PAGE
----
A new “Lost in Space” reboot on Netflix is family-friendly, entertaining and not-to-be-overlooked amid the many science fiction series currently airing on various forms of television.
The “Lost in Space” concept has appeared in three incarnations.
The original was a series that ran on network television from 1965 to 1968. My son and I watched it in reruns, but it was basically a children’s show with one-dimensional characters.
The idea was resurrected for a 1998 motion picture that was dark, depressing and not well received.
The latest version on Netflix is a good family series that reflects our times and challenges.
The Robinson family is part of an expedition to settle the Alpha Centauri star system, fleeing an Earth in decline.
Maureen Robinson (an excellent Molly Parker) is an aeronautical engineer and mission commander. John (a scruffy Toby Stephens), her husband, is a former Navy SEAL and biological father to two of their three children.
Eighteen-year-old Judy (Taylor Russell) is the mission doctor and is Maureen’s biracial daughter from a previous relationship.
Penny (Mina Sundwall) is the audacious, volatile 15-year-old with “spunk.”
Will (Maxwell Jenkins) is the 11-year-old brother who always seems to be operating a bit outside his comfort zone.
Without giving away too many spoilers, the mission ship is attacked by an alien entity while en route to their destination, and the majority of the colonists find themselves marooned on a beautiful but unstable planet.
As the series develops, we understand that this is not your 1960’s “Leave It to Beaver” family.
John, the father, had chosen to distance himself from the rest of the family by seeking out hazardous combat assignments. Was it from feelings of inadequacy or fear of commitment?
Maureen is strong, intelligent and committed. Her moral failing is in manipulating the system to get Will on the mission. She can be a bit indulgent with her kids and a bit distant from her husband.
The children are facing the challenges of growing up. Judy has been given significant adult responsibilities for a teenager and experiences a frightening near-death experience, which makes her doubt herself.
Penny is the teenager going through all the challenges of growing up including taking impetuous risks. Will has this thing with a robot entity who is sometimes a savior and often a threat.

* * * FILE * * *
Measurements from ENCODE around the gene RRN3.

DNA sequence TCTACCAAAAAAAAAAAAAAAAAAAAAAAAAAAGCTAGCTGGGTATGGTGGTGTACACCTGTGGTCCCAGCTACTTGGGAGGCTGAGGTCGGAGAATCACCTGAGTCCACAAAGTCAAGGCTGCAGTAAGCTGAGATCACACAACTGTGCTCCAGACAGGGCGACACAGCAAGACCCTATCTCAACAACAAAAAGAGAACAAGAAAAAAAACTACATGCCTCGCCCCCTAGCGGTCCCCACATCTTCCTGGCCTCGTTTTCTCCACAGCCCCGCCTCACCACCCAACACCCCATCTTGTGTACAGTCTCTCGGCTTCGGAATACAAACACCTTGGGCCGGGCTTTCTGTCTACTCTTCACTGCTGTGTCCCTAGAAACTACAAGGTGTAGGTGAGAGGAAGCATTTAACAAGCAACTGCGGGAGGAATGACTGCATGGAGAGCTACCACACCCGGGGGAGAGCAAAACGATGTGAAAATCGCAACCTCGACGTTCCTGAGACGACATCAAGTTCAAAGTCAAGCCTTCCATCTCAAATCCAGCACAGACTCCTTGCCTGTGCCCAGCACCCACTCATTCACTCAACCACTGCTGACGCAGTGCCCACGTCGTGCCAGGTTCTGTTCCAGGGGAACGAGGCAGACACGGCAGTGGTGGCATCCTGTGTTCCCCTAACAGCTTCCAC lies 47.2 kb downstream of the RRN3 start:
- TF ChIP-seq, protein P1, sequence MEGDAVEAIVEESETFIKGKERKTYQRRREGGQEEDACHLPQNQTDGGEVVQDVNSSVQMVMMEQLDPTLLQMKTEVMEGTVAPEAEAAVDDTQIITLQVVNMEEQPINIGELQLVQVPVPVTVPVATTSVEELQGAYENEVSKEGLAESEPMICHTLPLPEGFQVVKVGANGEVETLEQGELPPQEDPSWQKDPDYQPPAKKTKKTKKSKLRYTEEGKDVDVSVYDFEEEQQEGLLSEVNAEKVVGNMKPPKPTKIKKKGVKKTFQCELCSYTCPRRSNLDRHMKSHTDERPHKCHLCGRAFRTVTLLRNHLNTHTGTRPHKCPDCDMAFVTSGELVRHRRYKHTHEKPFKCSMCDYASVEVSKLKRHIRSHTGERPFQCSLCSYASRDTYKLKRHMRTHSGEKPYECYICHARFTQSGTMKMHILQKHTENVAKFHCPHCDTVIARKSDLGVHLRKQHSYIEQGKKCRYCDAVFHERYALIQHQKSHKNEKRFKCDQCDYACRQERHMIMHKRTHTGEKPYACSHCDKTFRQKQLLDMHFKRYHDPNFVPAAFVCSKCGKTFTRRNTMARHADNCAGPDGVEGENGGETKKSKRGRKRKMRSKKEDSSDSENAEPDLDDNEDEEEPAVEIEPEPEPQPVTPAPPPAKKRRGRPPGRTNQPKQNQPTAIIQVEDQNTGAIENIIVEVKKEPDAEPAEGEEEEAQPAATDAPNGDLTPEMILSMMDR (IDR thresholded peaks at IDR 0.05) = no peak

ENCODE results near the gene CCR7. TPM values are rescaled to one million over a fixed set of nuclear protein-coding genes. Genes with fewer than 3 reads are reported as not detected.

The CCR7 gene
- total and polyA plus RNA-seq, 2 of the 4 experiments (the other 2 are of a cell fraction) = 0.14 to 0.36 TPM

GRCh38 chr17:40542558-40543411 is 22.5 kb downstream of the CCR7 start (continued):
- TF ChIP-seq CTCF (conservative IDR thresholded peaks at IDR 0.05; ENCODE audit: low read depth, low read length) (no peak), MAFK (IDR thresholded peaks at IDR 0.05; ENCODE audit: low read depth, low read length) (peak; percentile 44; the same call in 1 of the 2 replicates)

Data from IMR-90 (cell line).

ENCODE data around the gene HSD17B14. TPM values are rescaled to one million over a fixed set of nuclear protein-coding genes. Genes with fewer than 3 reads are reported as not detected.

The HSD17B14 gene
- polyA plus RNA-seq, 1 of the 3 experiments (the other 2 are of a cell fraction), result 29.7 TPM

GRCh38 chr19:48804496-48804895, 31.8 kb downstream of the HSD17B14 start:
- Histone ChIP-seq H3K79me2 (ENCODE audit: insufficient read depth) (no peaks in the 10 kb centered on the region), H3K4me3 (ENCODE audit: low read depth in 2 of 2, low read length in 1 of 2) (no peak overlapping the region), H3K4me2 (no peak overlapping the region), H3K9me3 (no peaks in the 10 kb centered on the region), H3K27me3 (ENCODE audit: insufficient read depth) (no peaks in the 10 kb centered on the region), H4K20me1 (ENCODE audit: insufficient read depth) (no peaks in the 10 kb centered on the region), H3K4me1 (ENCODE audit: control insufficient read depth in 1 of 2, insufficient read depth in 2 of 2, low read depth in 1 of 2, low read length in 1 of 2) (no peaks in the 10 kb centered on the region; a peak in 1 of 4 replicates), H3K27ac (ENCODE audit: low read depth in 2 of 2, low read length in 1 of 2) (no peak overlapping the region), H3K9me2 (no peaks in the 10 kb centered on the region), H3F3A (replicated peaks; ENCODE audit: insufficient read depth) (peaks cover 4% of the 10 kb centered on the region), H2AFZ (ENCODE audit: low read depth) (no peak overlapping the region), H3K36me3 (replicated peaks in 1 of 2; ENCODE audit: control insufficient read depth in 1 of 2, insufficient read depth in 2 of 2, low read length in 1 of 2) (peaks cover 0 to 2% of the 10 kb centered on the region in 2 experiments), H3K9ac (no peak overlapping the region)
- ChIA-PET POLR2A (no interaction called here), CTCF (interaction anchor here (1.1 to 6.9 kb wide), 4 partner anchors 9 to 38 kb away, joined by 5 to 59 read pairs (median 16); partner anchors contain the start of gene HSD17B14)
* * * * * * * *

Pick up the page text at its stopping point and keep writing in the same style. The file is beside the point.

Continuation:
The snake in the garden is Dr. Smith/June Harris (played by Parker Posey), a fragile and unstable personality, who is a continuing source of chaos for the family.
There are many levels to the story, but the series presents a number of issues for reflection. Some are matters that the church should consider.
First, the Robinson family reflects the reality of family life today.
It is a blended family, one member is biracial, there are conflicts between mom and dad, and the siblings don’t always get along. This pretty well describes families in our society.
They struggle to build family stability and coherence, and I must admit that I smiled as I watched the Robinsons overcome challenges both internal and external and grow stronger as a family.
Second, Maureen is a leader.
She is strong and determined. Her husband’s struggle to accept her in that role reflects where many men are today, including male church leaders.
On one occasion I thought if a woman can lead a mission to Alpha Centauri, surely she can pastor a church! Women’s gifts of leadership must not be denied.
Third, there are a number of moral questions for both the Robinsons and other colonists.
For example, how far would you go to both keep your family safe and assure family cohesion? As we look at what is happening with family migration today, these concerns are very relevant.
Fourth, in this manifestation of the series, the Robinsons are not alone.
They find themselves living alongside others. Being in a larger community both enriches and challenges their relationships.
This certainly reflects the fact that we as parents and neighbors must find healthy ways to relate to others in our society.
I would recommend the series for family viewing. Some of the happenings are a bit far-fetched, but it is science fiction.
There will be a second season, and it appears that the growing ties within the Robinson family will face new stresses. It should be fun.
Creators: Irwin Allen, Matt Sazama and Burk Sharpless.
Cast: Molly Parker (Maureen Robinson), Toby Stephens (John Robinson), Maxwell Jenkins (Will Robinson), Taylor Russell (Judy Robinson), Mina Sundwall (Penny Robinson), Parker Posey (Dr. Smith) and Brian Steele (the robot).
The show’s website is here.
Ircel Harrison is coaching coordinator for Pinnacle Leadership Associates and is supplemental associate professor of missional theology at Central Baptist Theological Seminary.